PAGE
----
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Validity of caregiver-report measures of language skill for Wolof-learning infants and toddlers living in rural African villages

Published online by Cambridge University Press:  09 March 2018

Ann M. WEBER
Affiliation:
Department of Pediatrics, Stanford University School of Medicine, USA
Virginia A. MARCHMAN
Affiliation:
Department of Psychology, Stanford University, USA
Yatma DIOP
Affiliation:
Human Development and Family Studies, Michigan State University, USA
Anne FERNALD
Affiliation:
Department of Psychology, Stanford University, USA
Corresponding
E-mail address:

Abstract

Valid indigenous language assessments are needed to further our understanding of how children learn language around the world. We assessed the psychometric properties and performance of two caregiver-report measures of Wolof language skill (language milestones achieved and vocabulary knowledge) for 500 children (ages 0;4 to 2;6) living in rural Senegal. Item response models (IRM) evaluated instrument- and item-level performance and differential function by gender. Both caregiver-report measures had good psychometric properties and displayed expected age and socioeconomic effects. Modest concurrent validity was found by comparing the caregiver-report scores to transcribed child language samples from a naturalistic play session. The caregiver-report method offers a valid alternative to more costly tools, such as direct behavioral assessments or language sampling, for measuring early language development in non-literate, rural African communities. Recommendations are made to further improve the performance of caregiver-report measures of child language skill in these settings.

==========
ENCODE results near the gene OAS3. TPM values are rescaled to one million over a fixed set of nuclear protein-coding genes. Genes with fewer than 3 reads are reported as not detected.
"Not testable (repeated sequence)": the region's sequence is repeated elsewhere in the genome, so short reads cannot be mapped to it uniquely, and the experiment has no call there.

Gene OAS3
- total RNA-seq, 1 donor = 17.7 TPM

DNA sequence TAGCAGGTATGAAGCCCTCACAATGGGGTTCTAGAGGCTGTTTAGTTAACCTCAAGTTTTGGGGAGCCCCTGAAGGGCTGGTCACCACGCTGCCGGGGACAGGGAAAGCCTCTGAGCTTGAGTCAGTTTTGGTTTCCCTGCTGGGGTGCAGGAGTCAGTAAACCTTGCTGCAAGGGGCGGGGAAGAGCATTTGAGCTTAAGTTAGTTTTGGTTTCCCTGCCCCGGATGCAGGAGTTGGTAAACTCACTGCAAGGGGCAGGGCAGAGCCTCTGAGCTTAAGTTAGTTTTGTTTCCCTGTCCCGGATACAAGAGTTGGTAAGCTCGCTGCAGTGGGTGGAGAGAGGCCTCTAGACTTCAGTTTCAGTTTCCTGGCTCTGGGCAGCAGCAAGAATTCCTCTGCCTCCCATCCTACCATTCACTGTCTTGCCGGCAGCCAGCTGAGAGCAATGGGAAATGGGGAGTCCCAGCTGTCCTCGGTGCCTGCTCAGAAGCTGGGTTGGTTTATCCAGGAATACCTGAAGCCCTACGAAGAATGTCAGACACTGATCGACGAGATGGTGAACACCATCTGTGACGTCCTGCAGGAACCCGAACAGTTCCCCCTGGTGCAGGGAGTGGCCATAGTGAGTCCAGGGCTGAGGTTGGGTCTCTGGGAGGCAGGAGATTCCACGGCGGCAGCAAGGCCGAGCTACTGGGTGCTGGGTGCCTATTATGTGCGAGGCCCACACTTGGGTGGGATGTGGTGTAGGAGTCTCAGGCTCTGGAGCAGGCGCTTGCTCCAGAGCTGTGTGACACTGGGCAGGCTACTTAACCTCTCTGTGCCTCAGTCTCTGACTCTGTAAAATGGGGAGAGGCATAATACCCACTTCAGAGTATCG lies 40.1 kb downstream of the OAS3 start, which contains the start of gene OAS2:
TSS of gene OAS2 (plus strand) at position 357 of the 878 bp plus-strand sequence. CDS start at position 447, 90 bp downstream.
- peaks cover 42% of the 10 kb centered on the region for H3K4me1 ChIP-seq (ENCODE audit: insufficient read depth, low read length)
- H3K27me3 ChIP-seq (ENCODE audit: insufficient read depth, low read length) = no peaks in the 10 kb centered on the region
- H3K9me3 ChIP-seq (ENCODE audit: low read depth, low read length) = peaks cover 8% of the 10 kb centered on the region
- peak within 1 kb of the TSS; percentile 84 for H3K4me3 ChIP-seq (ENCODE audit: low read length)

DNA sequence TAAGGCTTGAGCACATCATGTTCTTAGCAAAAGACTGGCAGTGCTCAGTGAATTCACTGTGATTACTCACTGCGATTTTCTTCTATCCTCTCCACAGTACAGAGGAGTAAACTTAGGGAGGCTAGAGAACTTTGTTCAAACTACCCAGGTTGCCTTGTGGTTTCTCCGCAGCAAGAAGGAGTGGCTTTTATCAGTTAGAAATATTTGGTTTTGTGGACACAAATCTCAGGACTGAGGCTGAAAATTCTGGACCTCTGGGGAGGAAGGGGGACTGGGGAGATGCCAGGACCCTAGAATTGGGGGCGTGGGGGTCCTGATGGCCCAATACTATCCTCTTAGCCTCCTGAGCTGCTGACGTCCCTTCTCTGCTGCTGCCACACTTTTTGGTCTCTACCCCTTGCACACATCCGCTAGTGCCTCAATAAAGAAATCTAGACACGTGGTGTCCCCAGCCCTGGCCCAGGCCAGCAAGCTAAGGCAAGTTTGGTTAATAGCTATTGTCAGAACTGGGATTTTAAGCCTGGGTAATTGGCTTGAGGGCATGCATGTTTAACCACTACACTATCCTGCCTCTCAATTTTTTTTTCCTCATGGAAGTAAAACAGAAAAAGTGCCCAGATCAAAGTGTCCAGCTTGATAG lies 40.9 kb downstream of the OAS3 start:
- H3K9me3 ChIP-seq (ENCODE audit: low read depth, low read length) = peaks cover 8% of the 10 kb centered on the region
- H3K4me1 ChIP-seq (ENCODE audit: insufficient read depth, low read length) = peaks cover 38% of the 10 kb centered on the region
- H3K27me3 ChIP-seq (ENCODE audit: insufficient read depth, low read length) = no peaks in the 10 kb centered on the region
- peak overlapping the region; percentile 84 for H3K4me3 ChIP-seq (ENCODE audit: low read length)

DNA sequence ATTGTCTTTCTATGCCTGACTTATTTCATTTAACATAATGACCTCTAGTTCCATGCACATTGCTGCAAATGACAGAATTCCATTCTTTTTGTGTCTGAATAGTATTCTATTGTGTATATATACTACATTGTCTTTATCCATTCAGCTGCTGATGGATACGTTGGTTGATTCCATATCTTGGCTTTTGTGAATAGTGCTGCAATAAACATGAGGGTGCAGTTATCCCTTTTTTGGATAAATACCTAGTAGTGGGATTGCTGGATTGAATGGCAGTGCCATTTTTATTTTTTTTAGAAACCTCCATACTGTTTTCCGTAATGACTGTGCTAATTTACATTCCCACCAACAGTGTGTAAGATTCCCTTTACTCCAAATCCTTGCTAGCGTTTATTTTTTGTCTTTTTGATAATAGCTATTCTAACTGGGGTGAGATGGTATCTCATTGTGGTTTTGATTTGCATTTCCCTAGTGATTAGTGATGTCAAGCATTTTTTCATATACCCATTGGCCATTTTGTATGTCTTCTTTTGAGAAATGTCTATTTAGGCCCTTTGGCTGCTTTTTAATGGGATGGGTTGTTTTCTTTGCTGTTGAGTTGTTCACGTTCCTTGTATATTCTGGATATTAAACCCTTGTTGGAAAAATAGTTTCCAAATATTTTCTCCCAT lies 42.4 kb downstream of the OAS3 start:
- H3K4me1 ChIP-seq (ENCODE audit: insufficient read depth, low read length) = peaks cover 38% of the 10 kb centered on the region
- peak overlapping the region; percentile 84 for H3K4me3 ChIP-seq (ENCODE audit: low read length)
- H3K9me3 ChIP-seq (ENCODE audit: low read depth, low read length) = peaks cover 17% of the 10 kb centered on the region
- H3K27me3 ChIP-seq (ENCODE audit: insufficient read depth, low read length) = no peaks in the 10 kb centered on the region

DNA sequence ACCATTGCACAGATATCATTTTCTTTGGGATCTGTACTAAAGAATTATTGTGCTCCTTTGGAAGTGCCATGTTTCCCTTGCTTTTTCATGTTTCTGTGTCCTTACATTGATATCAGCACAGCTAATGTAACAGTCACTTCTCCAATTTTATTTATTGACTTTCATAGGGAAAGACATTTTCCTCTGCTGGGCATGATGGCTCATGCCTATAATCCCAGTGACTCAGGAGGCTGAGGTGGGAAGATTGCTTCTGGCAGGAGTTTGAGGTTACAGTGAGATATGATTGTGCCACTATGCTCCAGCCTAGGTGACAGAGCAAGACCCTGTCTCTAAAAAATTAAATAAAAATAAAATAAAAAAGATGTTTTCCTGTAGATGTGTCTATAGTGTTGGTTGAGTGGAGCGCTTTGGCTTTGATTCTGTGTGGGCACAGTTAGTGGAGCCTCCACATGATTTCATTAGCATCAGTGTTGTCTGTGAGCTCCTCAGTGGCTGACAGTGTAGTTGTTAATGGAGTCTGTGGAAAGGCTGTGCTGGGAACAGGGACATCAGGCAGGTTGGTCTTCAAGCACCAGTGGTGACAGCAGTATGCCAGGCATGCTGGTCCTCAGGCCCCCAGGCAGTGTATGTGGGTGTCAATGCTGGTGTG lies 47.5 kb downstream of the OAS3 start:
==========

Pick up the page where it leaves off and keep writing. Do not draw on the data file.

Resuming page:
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Articles
Copyright
Copyright © Cambridge University Press 2018 

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